Councillors Watson McAteer and Stuart Marshall have held high-level talks with two of the area’s leading police officers this week.
The local members’ meeting with Assistant Chief Constable Kate Thomson and local Chief Inspector Andy McLean was arranged to discuss a range of policing issues impacting the Hawick area with a particular emphasis on the 101 non-emergency number, the reported lack of police officers and the new ‘flexible’ policing model that results in local officers deployed to areas with greater priorities.
A former Borders police commander, Councillor WaMcAteer said: “While the challenges facing Police Scotland are well known, it was extremely encouraging to meet with Kate Thomsonand to receive her reassurance that Hawick and the Borders is top of her agenda.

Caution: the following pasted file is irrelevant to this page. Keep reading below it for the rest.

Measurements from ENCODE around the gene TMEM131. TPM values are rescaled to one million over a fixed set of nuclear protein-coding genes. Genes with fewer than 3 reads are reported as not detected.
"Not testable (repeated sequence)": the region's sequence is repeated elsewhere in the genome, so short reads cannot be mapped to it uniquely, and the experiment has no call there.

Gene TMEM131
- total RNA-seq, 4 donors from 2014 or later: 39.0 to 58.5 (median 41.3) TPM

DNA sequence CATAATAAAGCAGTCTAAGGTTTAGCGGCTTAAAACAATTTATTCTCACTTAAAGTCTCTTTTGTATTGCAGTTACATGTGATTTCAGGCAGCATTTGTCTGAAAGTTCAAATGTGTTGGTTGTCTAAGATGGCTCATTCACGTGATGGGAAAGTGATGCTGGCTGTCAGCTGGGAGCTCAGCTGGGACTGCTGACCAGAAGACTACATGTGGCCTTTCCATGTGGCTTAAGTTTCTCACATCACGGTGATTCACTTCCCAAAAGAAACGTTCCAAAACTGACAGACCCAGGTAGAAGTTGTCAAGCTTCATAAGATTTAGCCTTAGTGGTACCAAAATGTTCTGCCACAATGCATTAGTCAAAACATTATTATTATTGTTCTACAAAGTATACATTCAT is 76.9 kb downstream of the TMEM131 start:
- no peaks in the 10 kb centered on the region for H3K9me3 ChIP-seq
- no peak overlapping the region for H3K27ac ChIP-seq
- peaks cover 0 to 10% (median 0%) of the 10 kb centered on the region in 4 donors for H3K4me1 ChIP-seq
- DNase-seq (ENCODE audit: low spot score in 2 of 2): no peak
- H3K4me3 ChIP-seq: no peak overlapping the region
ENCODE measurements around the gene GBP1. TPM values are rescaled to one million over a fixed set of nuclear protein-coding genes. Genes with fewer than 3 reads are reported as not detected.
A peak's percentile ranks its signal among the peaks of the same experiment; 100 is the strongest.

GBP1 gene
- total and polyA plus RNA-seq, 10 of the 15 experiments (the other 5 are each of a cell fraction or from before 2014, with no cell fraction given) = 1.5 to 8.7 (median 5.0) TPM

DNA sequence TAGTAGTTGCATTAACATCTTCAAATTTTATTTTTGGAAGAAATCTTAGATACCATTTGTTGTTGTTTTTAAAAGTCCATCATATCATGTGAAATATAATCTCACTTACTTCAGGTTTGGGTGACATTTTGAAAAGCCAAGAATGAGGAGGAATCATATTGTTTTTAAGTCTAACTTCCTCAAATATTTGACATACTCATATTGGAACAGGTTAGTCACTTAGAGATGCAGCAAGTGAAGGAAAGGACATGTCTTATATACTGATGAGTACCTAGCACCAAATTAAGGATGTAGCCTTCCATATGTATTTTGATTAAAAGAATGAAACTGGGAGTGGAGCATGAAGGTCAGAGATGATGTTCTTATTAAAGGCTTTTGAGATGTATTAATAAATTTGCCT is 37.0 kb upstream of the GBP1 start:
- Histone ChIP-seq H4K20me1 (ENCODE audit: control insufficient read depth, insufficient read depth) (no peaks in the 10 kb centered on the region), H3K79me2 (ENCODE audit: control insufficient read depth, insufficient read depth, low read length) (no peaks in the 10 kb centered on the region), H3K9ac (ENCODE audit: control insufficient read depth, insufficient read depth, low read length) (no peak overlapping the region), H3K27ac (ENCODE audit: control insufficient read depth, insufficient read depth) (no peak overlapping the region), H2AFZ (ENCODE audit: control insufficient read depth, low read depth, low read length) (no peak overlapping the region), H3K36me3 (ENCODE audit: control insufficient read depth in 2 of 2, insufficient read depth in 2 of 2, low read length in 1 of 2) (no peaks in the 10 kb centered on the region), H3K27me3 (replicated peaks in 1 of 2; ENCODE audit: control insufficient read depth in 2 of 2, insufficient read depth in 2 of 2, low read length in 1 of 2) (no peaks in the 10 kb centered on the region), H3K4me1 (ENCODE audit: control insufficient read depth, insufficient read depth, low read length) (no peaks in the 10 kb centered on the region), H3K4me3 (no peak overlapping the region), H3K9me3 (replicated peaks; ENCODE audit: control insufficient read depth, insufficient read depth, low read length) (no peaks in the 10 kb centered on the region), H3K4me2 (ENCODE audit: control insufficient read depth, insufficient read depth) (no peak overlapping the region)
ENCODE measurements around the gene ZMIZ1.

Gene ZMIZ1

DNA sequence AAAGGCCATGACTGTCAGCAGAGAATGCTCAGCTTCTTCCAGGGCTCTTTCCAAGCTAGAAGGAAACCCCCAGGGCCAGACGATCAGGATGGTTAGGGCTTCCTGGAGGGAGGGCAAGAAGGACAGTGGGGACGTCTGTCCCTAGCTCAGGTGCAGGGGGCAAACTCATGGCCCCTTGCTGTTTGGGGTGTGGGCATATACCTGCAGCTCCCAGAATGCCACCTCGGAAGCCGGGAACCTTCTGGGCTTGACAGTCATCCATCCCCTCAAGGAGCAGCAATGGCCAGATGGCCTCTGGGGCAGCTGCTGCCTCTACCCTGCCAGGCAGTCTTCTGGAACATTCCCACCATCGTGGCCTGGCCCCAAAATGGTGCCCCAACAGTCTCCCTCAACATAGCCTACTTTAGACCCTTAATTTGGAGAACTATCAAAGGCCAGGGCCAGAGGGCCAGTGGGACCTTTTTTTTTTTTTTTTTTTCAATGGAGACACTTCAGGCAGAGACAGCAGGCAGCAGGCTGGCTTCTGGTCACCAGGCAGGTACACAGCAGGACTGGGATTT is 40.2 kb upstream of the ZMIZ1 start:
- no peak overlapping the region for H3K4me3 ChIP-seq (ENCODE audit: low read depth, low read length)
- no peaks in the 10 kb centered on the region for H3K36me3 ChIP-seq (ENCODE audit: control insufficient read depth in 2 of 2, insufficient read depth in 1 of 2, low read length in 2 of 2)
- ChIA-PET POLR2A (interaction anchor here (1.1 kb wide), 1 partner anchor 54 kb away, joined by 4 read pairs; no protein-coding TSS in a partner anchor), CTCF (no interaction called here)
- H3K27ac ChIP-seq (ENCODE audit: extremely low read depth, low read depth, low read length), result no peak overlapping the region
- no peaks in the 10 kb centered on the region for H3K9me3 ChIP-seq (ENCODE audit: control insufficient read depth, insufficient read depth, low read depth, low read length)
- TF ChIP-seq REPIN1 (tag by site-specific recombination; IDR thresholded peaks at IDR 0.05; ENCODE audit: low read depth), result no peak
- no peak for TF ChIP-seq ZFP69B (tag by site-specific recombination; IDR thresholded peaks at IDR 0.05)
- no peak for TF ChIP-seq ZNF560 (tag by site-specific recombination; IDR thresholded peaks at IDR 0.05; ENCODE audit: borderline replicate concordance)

“With her roots in county and community-based policing, she realises just how important it is for officers to spend dedicated time in the community, engaging and reassuring a public who have at times felt let down.
“She described how the flexible policing model was working effectively and ensuring that valuable police resources are targeted to deal with specific concerns.
Councillor Marshall added: “While the 101 number remains a problem, we were told that plans were well advanced to resolve the issue and that we would be kept informed of progress.
“We were delighted that the Assistant Chief Constable took the time to visit and meet us and to provide an honest and detailed update covering a range of policing matters. Maintaining this type of contact and relationship will allow us to keep Hawick folk fully informed.”
Discussion also took place on the future of the Wilton Hill police station given the reduced police presence since its previous role as a divisional police headquarters.
Councillor McAteer added: “Maintaining a significant police presence in Hawick is a priority. This building is currently underused and I encourage dialogue with other criminal justice services in the Borders on the future of this building.”